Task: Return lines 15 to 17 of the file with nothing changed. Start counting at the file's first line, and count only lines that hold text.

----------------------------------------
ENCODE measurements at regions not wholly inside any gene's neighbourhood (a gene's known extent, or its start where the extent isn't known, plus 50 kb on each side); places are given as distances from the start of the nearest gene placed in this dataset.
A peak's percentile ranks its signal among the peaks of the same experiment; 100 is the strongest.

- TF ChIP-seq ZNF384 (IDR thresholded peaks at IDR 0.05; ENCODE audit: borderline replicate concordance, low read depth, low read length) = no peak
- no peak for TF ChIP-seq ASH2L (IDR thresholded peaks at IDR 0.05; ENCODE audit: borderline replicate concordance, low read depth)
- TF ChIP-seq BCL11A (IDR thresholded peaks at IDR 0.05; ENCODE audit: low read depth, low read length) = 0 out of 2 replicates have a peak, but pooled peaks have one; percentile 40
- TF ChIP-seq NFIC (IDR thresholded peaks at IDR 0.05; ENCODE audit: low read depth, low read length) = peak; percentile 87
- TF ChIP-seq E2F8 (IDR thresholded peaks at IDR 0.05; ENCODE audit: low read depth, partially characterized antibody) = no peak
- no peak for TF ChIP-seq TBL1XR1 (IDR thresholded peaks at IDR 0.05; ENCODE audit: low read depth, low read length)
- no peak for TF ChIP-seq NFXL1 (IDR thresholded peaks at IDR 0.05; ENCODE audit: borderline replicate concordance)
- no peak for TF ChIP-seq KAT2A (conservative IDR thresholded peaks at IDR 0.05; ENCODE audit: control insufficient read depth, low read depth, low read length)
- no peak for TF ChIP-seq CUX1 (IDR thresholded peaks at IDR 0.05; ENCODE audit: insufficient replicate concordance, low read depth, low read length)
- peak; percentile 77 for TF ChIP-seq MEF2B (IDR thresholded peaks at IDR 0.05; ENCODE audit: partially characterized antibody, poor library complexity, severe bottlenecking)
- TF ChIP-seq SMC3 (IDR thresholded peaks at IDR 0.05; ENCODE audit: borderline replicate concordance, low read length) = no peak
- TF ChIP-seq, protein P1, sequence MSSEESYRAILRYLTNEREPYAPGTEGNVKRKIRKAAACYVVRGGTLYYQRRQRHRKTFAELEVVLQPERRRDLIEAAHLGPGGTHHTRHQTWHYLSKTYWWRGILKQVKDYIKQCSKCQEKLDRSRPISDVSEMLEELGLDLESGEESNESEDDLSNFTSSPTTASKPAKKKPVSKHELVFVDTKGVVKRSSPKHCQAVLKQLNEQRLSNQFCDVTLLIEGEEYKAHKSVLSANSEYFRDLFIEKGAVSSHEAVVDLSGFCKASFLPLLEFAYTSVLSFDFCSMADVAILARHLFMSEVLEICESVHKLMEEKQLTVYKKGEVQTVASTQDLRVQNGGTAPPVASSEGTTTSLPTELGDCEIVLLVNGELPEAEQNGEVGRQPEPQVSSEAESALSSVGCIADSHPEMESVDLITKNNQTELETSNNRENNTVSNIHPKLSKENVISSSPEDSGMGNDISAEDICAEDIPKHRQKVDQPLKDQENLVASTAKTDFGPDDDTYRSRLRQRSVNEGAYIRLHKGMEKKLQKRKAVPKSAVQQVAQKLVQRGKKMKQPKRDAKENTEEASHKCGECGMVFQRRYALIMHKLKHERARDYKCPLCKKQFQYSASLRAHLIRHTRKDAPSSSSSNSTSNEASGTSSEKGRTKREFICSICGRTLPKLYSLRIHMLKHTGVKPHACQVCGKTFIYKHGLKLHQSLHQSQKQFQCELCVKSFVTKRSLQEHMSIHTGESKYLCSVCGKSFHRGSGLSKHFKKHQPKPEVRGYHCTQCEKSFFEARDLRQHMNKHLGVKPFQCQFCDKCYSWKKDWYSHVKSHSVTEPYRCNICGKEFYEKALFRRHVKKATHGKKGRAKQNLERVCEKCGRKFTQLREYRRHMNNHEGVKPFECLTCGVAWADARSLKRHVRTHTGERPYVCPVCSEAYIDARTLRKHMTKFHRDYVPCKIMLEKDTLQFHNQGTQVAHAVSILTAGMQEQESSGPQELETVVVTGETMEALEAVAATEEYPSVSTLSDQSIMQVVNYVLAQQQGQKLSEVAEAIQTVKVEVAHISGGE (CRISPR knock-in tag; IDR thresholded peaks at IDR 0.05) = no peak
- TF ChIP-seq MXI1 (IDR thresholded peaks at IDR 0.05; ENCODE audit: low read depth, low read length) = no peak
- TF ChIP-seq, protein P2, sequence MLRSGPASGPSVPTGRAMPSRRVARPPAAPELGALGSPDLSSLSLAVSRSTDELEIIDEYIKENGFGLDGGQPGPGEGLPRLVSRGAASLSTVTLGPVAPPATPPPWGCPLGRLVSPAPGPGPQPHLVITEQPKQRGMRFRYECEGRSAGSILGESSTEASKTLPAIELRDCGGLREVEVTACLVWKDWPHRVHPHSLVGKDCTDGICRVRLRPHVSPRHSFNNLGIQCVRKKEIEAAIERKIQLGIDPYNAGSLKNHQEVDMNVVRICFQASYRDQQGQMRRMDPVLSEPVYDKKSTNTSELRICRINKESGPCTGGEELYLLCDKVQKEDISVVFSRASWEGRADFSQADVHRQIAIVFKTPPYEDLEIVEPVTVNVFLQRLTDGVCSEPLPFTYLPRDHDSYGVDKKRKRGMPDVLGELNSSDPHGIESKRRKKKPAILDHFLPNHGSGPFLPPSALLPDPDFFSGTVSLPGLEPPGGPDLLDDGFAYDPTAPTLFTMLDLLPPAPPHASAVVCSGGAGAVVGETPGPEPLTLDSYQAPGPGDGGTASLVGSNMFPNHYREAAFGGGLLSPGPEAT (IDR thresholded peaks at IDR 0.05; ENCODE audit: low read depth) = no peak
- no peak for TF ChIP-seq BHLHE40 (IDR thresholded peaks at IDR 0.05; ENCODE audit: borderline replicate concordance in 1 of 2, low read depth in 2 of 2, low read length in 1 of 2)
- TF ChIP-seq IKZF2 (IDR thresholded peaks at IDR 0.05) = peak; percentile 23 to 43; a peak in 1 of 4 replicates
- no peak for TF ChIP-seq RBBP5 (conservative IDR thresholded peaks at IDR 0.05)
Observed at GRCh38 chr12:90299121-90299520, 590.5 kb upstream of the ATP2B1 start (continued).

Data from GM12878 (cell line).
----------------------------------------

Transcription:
- TF ChIP-seq MXI1 (IDR thresholded peaks at IDR 0.05; ENCODE audit: low read depth, low read length) = no peak
- TF ChIP-seq, protein P2, sequence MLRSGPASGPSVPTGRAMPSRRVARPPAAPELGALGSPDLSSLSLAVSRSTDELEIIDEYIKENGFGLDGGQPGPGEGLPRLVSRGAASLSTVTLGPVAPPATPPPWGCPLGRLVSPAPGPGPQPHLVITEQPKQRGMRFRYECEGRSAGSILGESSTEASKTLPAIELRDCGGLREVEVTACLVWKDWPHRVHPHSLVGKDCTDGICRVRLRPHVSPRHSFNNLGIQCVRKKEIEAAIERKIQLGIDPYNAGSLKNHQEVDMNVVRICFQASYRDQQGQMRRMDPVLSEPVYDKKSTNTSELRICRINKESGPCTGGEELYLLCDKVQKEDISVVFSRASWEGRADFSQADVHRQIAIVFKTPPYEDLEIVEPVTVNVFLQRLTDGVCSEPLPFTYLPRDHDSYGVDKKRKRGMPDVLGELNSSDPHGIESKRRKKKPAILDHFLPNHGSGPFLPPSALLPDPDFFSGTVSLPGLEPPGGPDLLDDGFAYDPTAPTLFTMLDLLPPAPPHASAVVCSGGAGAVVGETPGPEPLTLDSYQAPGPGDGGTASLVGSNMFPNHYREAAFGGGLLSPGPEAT (IDR thresholded peaks at IDR 0.05; ENCODE audit: low read depth) = no peak
- no peak for TF ChIP-seq BHLHE40 (IDR thresholded peaks at IDR 0.05; ENCODE audit: borderline replicate concordance in 1 of 2, low read depth in 2 of 2, low read length in 1 of 2)